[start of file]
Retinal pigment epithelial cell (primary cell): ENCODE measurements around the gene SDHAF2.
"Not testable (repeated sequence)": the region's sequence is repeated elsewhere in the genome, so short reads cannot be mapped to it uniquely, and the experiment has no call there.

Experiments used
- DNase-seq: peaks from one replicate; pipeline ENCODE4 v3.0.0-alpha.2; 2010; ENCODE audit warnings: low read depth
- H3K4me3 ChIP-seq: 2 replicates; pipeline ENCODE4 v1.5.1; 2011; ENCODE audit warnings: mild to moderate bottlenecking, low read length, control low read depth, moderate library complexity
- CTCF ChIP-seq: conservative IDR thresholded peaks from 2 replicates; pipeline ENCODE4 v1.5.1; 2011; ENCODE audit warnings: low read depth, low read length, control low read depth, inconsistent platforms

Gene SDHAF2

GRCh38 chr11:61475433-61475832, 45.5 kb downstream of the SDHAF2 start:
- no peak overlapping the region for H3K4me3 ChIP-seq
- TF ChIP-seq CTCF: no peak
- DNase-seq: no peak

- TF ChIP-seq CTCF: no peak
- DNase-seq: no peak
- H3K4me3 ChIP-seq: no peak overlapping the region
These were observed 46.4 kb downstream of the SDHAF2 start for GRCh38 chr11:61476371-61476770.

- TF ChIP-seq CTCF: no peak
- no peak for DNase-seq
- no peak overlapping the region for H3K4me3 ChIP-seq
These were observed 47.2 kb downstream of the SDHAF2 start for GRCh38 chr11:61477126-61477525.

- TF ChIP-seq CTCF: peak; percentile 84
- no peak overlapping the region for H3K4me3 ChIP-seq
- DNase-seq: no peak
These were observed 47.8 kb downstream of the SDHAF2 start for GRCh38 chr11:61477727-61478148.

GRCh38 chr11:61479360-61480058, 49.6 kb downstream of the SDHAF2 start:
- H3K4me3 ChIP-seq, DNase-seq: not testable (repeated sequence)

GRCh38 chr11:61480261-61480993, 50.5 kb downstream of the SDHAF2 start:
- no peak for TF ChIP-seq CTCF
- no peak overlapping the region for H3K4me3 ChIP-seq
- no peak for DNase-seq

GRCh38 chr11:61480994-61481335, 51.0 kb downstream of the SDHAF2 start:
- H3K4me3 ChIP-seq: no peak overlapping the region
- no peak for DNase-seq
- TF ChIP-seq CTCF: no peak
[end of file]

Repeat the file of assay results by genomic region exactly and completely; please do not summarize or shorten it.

Retinal pigment epithelial cell (primary cell): ENCODE measurements around the gene SDHAF2.
"Not testable (repeated sequence)": the region's sequence is repeated elsewhere in the genome, so short reads cannot be mapped to it uniquely, and the experiment has no call there.

Experiments used
- DNase-seq: peaks from one replicate; pipeline ENCODE4 v3.0.0-alpha.2; 2010; ENCODE audit warnings: low read depth
- H3K4me3 ChIP-seq: 2 replicates; pipeline ENCODE4 v1.5.1; 2011; ENCODE audit warnings: mild to moderate bottlenecking, low read length, control low read depth, moderate library complexity
- CTCF ChIP-seq: conservative IDR thresholded peaks from 2 replicates; pipeline ENCODE4 v1.5.1; 2011; ENCODE audit warnings: low read depth, low read length, control low read depth, inconsistent platforms

Gene SDHAF2

GRCh38 chr11:61475433-61475832, 45.5 kb downstream of the SDHAF2 start:
- no peak overlapping the region for H3K4me3 ChIP-seq
- TF ChIP-seq CTCF: no peak
- DNase-seq: no peak

- TF ChIP-seq CTCF: no peak
- DNase-seq: no peak
- H3K4me3 ChIP-seq: no peak overlapping the region
These were observed 46.4 kb downstream of the SDHAF2 start for GRCh38 chr11:61476371-61476770.

- TF ChIP-seq CTCF: no peak
- no peak for DNase-seq
- no peak overlapping the region for H3K4me3 ChIP-seq
These were observed 47.2 kb downstream of the SDHAF2 start for GRCh38 chr11:61477126-61477525.

- TF ChIP-seq CTCF: peak; percentile 84
- no peak overlapping the region for H3K4me3 ChIP-seq
- DNase-seq: no peak
These were observed 47.8 kb downstream of the SDHAF2 start for GRCh38 chr11:61477727-61478148.

GRCh38 chr11:61479360-61480058, 49.6 kb downstream of the SDHAF2 start:
- H3K4me3 ChIP-seq, DNase-seq: not testable (repeated sequence)

GRCh38 chr11:61480261-61480993, 50.5 kb downstream of the SDHAF2 start:
- no peak for TF ChIP-seq CTCF
- no peak overlapping the region for H3K4me3 ChIP-seq
- no peak for DNase-seq

GRCh38 chr11:61480994-61481335, 51.0 kb downstream of the SDHAF2 start:
- H3K4me3 ChIP-seq: no peak overlapping the region
- no peak for DNase-seq
- TF ChIP-seq CTCF: no peak